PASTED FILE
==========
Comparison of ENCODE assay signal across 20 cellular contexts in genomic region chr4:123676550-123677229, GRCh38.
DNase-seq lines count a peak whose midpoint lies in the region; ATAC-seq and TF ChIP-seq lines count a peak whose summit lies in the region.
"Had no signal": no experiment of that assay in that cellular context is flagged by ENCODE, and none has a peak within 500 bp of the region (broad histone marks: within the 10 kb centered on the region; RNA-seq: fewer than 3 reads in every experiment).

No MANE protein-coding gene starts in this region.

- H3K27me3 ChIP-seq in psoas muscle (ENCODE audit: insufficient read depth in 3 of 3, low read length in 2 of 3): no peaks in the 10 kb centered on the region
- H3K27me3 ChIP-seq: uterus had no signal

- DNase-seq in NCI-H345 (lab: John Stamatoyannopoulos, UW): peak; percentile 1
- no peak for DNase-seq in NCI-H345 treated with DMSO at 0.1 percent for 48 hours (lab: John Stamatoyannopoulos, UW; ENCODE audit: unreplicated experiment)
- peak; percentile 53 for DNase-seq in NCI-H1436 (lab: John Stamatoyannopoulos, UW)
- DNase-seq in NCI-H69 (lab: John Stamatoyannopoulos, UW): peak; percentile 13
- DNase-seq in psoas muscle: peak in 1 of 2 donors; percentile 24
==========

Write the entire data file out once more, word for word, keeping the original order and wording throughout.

Comparison of ENCODE assay signal across 20 cellular contexts in genomic region chr4:123676550-123677229, GRCh38.
DNase-seq lines count a peak whose midpoint lies in the region; ATAC-seq and TF ChIP-seq lines count a peak whose summit lies in the region.
"Had no signal": no experiment of that assay in that cellular context is flagged by ENCODE, and none has a peak within 500 bp of the region (broad histone marks: within the 10 kb centered on the region; RNA-seq: fewer than 3 reads in every experiment).

No MANE protein-coding gene starts in this region.

- H3K27me3 ChIP-seq in psoas muscle (ENCODE audit: insufficient read depth in 3 of 3, low read length in 2 of 3): no peaks in the 10 kb centered on the region
- H3K27me3 ChIP-seq: uterus had no signal

- DNase-seq in NCI-H345 (lab: John Stamatoyannopoulos, UW): peak; percentile 1
- no peak for DNase-seq in NCI-H345 treated with DMSO at 0.1 percent for 48 hours (lab: John Stamatoyannopoulos, UW; ENCODE audit: unreplicated experiment)
- peak; percentile 53 for DNase-seq in NCI-H1436 (lab: John Stamatoyannopoulos, UW)
- DNase-seq in NCI-H69 (lab: John Stamatoyannopoulos, UW): peak; percentile 13
- DNase-seq in psoas muscle: peak in 1 of 2 donors; percentile 24